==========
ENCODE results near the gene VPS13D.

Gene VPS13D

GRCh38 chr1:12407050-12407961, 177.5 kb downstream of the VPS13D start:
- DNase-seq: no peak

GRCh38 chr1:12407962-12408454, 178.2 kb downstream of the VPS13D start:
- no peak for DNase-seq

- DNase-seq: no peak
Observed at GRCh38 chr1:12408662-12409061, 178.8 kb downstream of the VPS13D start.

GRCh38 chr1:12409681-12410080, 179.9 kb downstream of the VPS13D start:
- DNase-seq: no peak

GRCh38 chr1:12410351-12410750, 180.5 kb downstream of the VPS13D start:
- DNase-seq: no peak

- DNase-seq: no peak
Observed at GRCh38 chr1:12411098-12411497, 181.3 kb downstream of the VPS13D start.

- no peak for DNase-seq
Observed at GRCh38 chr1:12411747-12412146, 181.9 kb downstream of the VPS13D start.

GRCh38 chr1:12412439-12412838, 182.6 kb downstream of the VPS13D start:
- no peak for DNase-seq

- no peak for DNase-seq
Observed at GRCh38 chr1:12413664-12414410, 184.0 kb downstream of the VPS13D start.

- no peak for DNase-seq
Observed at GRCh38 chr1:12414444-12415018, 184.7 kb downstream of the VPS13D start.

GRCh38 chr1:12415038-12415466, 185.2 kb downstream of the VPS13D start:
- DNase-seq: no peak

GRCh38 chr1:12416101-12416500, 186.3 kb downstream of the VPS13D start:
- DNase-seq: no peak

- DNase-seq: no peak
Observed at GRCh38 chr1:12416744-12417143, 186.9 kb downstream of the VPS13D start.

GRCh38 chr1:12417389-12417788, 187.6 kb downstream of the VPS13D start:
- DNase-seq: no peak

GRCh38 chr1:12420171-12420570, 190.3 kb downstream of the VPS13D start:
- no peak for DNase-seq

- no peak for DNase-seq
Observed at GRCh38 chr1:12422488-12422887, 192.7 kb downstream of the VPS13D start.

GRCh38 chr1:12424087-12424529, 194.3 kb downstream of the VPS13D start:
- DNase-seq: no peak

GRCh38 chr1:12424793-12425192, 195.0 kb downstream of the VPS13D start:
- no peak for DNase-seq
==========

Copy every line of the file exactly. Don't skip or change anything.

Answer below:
ENCODE results near the gene VPS13D.

Gene VPS13D

GRCh38 chr1:12407050-12407961, 177.5 kb downstream of the VPS13D start:
- DNase-seq: no peak

GRCh38 chr1:12407962-12408454, 178.2 kb downstream of the VPS13D start:
- no peak for DNase-seq

- DNase-seq: no peak
Observed at GRCh38 chr1:12408662-12409061, 178.8 kb downstream of the VPS13D start.

GRCh38 chr1:12409681-12410080, 179.9 kb downstream of the VPS13D start:
- DNase-seq: no peak

GRCh38 chr1:12410351-12410750, 180.5 kb downstream of the VPS13D start:
- DNase-seq: no peak

- DNase-seq: no peak
Observed at GRCh38 chr1:12411098-12411497, 181.3 kb downstream of the VPS13D start.

- no peak for DNase-seq
Observed at GRCh38 chr1:12411747-12412146, 181.9 kb downstream of the VPS13D start.

GRCh38 chr1:12412439-12412838, 182.6 kb downstream of the VPS13D start:
- no peak for DNase-seq

- no peak for DNase-seq
Observed at GRCh38 chr1:12413664-12414410, 184.0 kb downstream of the VPS13D start.

- no peak for DNase-seq
Observed at GRCh38 chr1:12414444-12415018, 184.7 kb downstream of the VPS13D start.

GRCh38 chr1:12415038-12415466, 185.2 kb downstream of the VPS13D start:
- DNase-seq: no peak

GRCh38 chr1:12416101-12416500, 186.3 kb downstream of the VPS13D start:
- DNase-seq: no peak

- DNase-seq: no peak
Observed at GRCh38 chr1:12416744-12417143, 186.9 kb downstream of the VPS13D start.

GRCh38 chr1:12417389-12417788, 187.6 kb downstream of the VPS13D start:
- DNase-seq: no peak

GRCh38 chr1:12420171-12420570, 190.3 kb downstream of the VPS13D start:
- no peak for DNase-seq

- no peak for DNase-seq
Observed at GRCh38 chr1:12422488-12422887, 192.7 kb downstream of the VPS13D start.

GRCh38 chr1:12424087-12424529, 194.3 kb downstream of the VPS13D start:
- DNase-seq: no peak

GRCh38 chr1:12424793-12425192, 195.0 kb downstream of the VPS13D start:
- no peak for DNase-seq